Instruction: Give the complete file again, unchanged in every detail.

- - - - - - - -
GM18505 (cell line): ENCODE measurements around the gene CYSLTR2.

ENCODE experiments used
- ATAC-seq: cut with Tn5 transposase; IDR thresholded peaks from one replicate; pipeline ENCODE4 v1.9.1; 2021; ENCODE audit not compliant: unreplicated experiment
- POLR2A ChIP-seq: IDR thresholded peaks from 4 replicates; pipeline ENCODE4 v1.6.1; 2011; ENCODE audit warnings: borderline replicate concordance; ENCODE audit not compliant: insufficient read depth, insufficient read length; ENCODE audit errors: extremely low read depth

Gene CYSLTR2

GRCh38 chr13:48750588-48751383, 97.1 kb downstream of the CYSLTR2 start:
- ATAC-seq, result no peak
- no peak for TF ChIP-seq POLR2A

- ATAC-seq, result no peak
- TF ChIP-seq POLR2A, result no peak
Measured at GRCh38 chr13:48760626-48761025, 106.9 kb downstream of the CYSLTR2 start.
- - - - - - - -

GM18505 (cell line): ENCODE measurements around the gene CYSLTR2.

ENCODE experiments used
- ATAC-seq: cut with Tn5 transposase; IDR thresholded peaks from one replicate; pipeline ENCODE4 v1.9.1; 2021; ENCODE audit not compliant: unreplicated experiment
- POLR2A ChIP-seq: IDR thresholded peaks from 4 replicates; pipeline ENCODE4 v1.6.1; 2011; ENCODE audit warnings: borderline replicate concordance; ENCODE audit not compliant: insufficient read depth, insufficient read length; ENCODE audit errors: extremely low read depth

Gene CYSLTR2

GRCh38 chr13:48750588-48751383, 97.1 kb downstream of the CYSLTR2 start:
- ATAC-seq, result no peak
- no peak for TF ChIP-seq POLR2A

- ATAC-seq, result no peak
- TF ChIP-seq POLR2A, result no peak
Measured at GRCh38 chr13:48760626-48761025, 106.9 kb downstream of the CYSLTR2 start.